DR. LOLLY MCDAVID, MEDICAL DIRECTOR, UH RAINBOW BABIES AND CHILDREN'S HOSPITAL: Well, I don't think we have any idea what these women are going through. I mean, we've never had a situation like this. We've had people who have been held captive over periods of time, but not under these kinds of circumstances, at least not that we've known of.
I think it's probably closer to people who have been military prisoners, but even those people -- I mean, if you think of someone who was captured in a military prison, they may have had relationships with other people. They had other things that they could draw on.
These women started out as teenagers, so they couldn't replay books in their head. They couldn't, you know, reread plays that they saw. I mean, a lot of times people cope with things using what they can draw on from the past. They were teenagers. They didn't have a lot in their past.
SAMBOLIN: And what about the little girl who was rescued? She was just 6 years old, was the daughter of Amanda Berry. She was born in captivity. Are there some psychological effects on her that would be different?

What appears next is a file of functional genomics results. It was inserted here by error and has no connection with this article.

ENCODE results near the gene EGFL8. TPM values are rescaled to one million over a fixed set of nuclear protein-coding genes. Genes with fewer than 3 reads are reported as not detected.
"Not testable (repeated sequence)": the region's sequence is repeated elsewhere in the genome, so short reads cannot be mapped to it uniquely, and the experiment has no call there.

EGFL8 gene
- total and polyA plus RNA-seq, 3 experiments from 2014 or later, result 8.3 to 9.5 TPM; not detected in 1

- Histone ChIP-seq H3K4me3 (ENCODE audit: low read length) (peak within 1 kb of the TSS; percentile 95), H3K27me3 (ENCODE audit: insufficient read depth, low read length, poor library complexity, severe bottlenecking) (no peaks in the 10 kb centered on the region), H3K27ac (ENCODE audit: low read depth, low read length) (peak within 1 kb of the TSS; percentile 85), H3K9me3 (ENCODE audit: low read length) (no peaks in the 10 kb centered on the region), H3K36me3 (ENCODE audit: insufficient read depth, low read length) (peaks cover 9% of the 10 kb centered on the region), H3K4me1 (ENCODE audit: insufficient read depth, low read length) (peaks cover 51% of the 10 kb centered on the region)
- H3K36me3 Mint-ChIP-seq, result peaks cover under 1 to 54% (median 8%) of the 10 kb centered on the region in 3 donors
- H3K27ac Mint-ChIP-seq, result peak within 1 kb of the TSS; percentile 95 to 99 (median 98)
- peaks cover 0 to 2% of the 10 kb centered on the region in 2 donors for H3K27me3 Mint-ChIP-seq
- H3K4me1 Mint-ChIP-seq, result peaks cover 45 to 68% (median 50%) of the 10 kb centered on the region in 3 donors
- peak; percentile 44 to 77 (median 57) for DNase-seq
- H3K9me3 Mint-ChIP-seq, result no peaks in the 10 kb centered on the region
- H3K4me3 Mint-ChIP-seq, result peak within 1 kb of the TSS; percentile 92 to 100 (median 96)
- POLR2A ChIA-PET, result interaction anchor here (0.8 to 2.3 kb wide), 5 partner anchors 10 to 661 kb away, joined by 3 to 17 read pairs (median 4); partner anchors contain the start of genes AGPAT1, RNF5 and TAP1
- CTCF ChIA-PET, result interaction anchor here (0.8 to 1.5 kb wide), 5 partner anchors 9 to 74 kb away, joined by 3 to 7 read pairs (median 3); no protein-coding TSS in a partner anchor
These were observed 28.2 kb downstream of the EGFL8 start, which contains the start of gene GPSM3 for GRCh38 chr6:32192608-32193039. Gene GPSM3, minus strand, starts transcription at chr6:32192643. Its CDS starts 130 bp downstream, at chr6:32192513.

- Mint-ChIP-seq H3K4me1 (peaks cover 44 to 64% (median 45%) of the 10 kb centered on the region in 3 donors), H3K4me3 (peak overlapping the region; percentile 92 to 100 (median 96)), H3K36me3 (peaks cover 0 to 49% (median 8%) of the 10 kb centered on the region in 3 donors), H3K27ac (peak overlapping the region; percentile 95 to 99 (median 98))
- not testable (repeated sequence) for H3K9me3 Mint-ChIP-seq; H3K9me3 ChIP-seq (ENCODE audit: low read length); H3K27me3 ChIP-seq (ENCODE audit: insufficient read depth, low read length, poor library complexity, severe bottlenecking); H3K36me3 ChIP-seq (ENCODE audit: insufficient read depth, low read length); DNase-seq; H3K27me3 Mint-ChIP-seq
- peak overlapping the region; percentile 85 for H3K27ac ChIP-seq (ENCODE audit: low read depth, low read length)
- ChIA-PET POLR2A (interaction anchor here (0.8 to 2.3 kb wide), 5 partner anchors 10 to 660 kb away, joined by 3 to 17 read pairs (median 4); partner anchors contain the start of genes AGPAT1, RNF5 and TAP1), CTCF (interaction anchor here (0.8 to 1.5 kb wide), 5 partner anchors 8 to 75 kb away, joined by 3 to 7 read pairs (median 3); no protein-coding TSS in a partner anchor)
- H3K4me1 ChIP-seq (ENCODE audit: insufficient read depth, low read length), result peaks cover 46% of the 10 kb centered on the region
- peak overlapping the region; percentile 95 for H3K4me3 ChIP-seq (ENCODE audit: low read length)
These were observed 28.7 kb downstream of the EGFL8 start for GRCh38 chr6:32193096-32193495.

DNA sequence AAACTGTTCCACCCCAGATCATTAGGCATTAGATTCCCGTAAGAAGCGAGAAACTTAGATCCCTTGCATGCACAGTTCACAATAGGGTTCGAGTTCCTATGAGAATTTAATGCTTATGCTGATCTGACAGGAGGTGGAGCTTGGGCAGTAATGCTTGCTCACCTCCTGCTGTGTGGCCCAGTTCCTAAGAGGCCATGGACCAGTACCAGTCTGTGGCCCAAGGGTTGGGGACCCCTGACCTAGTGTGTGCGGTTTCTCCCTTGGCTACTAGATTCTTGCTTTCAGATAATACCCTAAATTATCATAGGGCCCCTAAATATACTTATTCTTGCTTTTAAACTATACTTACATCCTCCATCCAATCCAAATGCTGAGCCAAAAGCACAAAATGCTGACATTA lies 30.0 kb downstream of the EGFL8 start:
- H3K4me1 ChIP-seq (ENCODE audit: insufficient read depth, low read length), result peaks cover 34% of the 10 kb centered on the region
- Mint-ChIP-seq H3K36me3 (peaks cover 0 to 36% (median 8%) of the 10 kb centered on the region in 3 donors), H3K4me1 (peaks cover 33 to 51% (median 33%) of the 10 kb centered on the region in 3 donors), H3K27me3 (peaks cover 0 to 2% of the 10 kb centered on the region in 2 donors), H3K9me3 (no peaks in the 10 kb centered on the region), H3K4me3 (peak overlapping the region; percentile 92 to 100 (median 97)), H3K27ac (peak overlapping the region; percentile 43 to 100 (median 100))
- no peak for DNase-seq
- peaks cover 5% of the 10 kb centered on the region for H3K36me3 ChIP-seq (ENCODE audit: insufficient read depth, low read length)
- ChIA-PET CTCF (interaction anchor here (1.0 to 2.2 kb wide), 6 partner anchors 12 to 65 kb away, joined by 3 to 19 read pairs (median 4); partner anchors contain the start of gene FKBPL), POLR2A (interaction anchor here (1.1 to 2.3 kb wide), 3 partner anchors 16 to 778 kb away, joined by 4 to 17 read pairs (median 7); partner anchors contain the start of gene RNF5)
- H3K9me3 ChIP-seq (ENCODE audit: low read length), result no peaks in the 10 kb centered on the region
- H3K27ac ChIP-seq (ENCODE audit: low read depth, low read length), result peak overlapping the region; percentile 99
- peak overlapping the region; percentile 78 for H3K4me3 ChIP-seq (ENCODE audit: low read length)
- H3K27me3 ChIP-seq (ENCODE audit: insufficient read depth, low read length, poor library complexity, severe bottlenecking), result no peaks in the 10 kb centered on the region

MCDAVID: Well, we don't know, again, we don't know what her situation was like. I mean, all I know is what I hear on the news. And a lot of the things that we're hearing are second -- second and third hand information.
SAMBOLIN: Let me add something then. I'm going to give you a little bit of perspective here then because I asked about that little girl. The family of DeJesus was at the hospital and they actually met the little girl. They said that she's, you know, very precocious, that she's very lively, that she was telling a lot of jokes, that that is the little girl. That she is a normal -- in their opinion, a normal 6-year-old girl.